Aramco Draws on Export Finance as Bank Loans Wither: Arab Credit

Aramco Draws on Export Finance as Bank Loans Wither
A flame from a Saudi Aramco oil installation known as "Pump 3" burns brightly during sunset in the Saudi Arabian desert 160 kms east of the capital Riyadh. Photographer: Marwan Naamani/AFP/Getty Images

Middle Eastern and North African companies planning $740 billion in energy projects will need to tap foreign export credit agencies and local banks as commercial lending to the industry slumps to a nine-year low.

Loans for facilities such as refineries and power plants may dwindle to $13 billion this year, down from a record $44 billion in 2010, as European banks curtail exposure to the region, said Arab Petroleum Investments Corp., a multilateral investment bank. Companies in 18 nations from Morocco to Oman have paid an average of 190 basis points above the London Interbank Offered Rate for loans this year, up from an average of 157 basis points from 2007 through 2011, data compiled by Bloomberg show.

Saudi Arabian Oil Co., known as Saudi Aramco, and Qatar Petroleum are already turning to export credit agencies, state-backed lenders that finance purchases of equipment and materials from their countries. Political upheaval from the so-called Arab Spring has made global banks more wary of the region. Bonds hold scant appeal as an alternative to loans because many energy companies in the Middle East and North Africa lack ratings.

“Local banks can help in bridging the financing gap for energy projects over the coming five years, but they can’t cover the whole gap alone,” said Ali Aissaoui, a senior consultant at Arab Petroleum Investments, known as Apicorp. Margins could top 200 basis points, he said in a telephone interview from Khobar, Saudi Arabia, on Oct. 15.

Iraq’s Example

States supplying at least 52 percent of global crude want to invest $740 billion in energy projects through 2017, Apicorp said, to boost output and meet local demand for oil and natural gas. Iraq alone needs to invest $16 billion a year to fulfill its potential for doubling crude production by 2020, the International Energy Agency said in a study published Oct. 9.

Oil-producers, enriched by prices averaging more than $112 a barrel in London this year, can pay for much of this targeted investment from their export earnings and internal funds. They’ll need to borrow the rest, as will energy and utility companies in nations with negligible oil and gas reserves.

The last time combined loans for energy projects were as low as Apicorp projects for this year was in 2003, at $10 billion. Brent crude contracts for December settlement were at $112.03 a barrel at 4:06 p.m. in London, down $1.19 from yesterday’s close.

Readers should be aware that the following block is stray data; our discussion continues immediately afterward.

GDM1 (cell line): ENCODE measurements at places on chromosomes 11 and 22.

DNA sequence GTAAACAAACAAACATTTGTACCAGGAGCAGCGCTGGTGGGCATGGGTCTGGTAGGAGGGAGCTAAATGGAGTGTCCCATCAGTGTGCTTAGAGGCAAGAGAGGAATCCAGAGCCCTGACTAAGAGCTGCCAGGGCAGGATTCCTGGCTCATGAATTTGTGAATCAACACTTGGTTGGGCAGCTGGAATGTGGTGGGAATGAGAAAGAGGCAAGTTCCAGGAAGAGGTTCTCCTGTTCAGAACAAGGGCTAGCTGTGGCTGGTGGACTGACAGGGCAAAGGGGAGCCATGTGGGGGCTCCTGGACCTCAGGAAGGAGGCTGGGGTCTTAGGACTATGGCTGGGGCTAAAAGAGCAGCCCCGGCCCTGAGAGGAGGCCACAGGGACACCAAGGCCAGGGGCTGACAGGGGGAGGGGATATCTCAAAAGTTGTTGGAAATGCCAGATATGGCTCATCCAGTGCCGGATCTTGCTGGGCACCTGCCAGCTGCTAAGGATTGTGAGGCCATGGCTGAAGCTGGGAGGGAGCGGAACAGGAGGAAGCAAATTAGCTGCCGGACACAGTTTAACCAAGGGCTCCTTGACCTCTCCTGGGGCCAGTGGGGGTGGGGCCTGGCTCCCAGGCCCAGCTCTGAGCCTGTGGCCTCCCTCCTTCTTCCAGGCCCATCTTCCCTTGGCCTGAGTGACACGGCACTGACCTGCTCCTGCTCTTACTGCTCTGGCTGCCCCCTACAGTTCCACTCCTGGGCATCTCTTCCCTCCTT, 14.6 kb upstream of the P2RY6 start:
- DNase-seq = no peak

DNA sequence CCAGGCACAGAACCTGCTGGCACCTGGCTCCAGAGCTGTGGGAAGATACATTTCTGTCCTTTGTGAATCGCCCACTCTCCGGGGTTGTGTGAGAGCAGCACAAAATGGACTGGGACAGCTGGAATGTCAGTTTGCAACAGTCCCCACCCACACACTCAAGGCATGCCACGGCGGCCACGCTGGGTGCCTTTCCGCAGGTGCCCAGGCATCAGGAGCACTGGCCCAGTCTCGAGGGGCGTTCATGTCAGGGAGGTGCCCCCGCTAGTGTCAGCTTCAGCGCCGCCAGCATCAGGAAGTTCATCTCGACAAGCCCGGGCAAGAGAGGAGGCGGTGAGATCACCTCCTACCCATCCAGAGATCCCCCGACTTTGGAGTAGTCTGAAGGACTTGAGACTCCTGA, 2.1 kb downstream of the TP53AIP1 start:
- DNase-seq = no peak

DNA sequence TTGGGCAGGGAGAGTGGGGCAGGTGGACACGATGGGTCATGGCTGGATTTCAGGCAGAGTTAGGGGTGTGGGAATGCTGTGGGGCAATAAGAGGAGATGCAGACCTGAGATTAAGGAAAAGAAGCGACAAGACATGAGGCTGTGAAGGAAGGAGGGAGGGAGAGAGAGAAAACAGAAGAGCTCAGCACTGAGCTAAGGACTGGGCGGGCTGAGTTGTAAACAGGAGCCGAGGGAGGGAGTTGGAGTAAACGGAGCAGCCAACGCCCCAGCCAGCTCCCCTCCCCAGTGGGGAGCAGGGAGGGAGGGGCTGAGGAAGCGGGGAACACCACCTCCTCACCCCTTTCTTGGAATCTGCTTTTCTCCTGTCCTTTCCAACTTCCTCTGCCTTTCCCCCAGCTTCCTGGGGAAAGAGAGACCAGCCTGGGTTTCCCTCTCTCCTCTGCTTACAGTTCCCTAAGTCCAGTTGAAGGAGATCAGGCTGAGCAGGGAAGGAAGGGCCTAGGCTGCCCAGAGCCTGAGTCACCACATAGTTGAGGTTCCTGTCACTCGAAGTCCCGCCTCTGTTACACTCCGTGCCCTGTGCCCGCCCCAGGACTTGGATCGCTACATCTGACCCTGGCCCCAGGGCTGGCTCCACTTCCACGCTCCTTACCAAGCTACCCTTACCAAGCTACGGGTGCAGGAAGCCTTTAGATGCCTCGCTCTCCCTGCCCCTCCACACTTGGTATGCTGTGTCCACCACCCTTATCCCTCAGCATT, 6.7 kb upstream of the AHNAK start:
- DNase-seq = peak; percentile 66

ACWA Power International, a privately owned Saudi utilities company, plans to triple its generating capacity to 38,000 megawatts by 2017 and will borrow as much as 80 percent of the needed money from regional banks and other lenders, Chief Executive Officer Paddy Padmanathan said in Riyadh on Oct. 1.

Costlier Loans

Demand for funds is rising even as the cost of capital increases. The three-month interbank lending rate in Saudi Arabia, the largest Arab economy, has risen 19 basis points this year to 0.96625 percent today, the highest since April 2009, data compiled by Bloomberg show.

“The issue with margins on energy loans is the same with oil prices: They are high because of the geopolitical situation in the region,” said Fahad Alturki, senior economist at Riyadh-based Jadwa Investment Co. Predicting margins for next year is difficult, “as the margins and cost of borrowing will depend on how the U.S. and Europe deal with their fiscal problems,” said Alturki, formerly a vice president for research at Barclays Saudi Arabia before he moved to Jadwa this summer.

Saudi Arabia, propelled by record oil revenues from crude prices that have risen 4 percent this year in London, is bucking the downturn in lending, with syndicated loans more than doubling so far in 2012. Companies funding projects in the world’s biggest oil exporter raised almost $12 billion in loans this year from banks including Banque Saudi Fransi and Samba Financial Group, according to data compiled by Bloomberg. That’s up from about $5.3 billion at the same time in 2011.

U.S. Ex-Im Bank

Export credit has gained favor among borrowers in the six-nation Gulf Cooperation Council as debt woes constrain European lenders. Saudi Electricity Co. may seek such funds next year to meet $10 billion in capital expenditure, Manish Manchandya, the head of corporate finance, told reporters in Dubai on Oct. 9.

The U.S. Export-Import Bank approved a $5 billion loan to Sadara Chemical Co., a joint venture between Saudi Aramco and Dow Chemical Co., the bank said on Sept. 27. The credit for construction of a petrochemical complex boosted total Ex-Im Bank loans in the region this year to $8.9 billion.

Abu Dhabi National Energy Co., the state-controlled power and oil producer known as Taqa, signed a $1.4 billion loan agreement in June to expand a generating plant in Morocco. As part of the project, three Asian export credit agencies provided their first-ever funds in that country, Taqa said on June 21.

Japanese and South Korean credit agencies also helped Qatar Petroleum raise $7.2 billion to develop the Barzan gas field, in the Middle East’s biggest syndicated loan last year.

Apicorp’s Aissaoi said the regional reliance on export credit will probably intensify as borrowing costs rise.

“The total cost of financing for power projects is unlikely to come down much further,” said Padmanathan of ACWA Power. “If anything, they will start creeping back up to the 2000-2010-era levels.”

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